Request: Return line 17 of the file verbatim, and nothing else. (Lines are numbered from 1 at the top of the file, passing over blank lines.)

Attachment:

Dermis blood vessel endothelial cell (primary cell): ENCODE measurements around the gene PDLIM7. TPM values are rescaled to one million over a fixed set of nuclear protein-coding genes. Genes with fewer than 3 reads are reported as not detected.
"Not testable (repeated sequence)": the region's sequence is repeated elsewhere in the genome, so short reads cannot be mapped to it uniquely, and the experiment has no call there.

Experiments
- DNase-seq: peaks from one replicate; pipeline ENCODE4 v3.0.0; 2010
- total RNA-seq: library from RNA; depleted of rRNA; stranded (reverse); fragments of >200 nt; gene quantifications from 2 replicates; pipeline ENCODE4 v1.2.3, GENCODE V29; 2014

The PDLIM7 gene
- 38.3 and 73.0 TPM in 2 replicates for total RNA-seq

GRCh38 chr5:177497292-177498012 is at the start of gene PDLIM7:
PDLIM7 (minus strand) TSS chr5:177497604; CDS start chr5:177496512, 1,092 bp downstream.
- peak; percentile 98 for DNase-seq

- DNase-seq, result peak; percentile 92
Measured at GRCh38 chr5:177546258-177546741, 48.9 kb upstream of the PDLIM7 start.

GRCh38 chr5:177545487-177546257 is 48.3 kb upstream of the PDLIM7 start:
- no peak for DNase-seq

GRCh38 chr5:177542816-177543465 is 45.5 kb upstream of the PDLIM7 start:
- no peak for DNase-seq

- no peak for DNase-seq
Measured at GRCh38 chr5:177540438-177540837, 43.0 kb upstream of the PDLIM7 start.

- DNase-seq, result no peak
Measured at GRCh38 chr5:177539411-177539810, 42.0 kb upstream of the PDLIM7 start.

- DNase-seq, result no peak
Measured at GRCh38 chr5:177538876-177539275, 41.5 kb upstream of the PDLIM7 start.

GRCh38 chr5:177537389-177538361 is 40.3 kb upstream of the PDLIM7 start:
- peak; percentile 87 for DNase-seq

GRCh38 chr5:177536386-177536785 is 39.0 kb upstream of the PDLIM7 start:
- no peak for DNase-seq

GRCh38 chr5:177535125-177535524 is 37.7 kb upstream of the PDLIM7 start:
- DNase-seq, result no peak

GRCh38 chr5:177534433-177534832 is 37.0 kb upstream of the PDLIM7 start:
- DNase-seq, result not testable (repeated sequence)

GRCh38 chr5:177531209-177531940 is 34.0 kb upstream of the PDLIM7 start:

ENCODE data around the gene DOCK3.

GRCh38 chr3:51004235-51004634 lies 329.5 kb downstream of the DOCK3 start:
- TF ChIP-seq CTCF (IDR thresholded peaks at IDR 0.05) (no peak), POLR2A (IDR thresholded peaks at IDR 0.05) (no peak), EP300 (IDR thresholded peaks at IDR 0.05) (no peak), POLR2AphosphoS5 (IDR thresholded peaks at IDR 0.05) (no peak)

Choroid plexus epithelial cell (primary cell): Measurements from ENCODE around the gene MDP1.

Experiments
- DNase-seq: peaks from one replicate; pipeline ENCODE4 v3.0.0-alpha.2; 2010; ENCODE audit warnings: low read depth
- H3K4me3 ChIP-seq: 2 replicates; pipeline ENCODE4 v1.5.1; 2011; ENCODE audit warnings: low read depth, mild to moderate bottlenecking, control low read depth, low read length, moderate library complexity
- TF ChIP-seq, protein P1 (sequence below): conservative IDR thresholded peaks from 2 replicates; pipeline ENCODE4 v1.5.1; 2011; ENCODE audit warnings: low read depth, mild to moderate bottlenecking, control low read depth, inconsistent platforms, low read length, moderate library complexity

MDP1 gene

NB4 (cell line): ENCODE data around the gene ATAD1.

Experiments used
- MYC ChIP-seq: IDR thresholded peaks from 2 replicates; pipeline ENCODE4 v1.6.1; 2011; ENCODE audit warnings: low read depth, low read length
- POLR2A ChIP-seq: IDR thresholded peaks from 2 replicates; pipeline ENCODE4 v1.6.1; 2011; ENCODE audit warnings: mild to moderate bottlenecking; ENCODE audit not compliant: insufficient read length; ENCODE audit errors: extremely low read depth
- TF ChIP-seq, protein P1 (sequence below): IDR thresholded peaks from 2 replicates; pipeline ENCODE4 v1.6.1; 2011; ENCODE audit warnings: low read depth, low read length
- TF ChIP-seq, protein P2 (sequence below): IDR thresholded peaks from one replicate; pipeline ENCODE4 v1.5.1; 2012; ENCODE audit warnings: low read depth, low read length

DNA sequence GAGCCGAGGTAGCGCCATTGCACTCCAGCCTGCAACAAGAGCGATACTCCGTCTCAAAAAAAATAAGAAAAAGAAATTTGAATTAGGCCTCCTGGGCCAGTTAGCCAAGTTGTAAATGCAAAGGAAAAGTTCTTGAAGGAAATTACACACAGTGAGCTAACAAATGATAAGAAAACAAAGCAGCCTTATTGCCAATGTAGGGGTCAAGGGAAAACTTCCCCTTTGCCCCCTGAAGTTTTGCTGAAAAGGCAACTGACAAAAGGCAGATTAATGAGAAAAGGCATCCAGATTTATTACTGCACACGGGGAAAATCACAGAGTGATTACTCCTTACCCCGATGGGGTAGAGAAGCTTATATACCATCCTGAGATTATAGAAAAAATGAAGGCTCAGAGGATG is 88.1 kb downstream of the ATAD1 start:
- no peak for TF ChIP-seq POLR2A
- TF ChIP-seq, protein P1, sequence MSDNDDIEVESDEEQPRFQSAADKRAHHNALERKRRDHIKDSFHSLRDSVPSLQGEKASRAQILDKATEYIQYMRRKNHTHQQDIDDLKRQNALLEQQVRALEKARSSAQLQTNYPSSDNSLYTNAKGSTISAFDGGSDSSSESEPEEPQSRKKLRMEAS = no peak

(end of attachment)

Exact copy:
- no peak for DNase-seq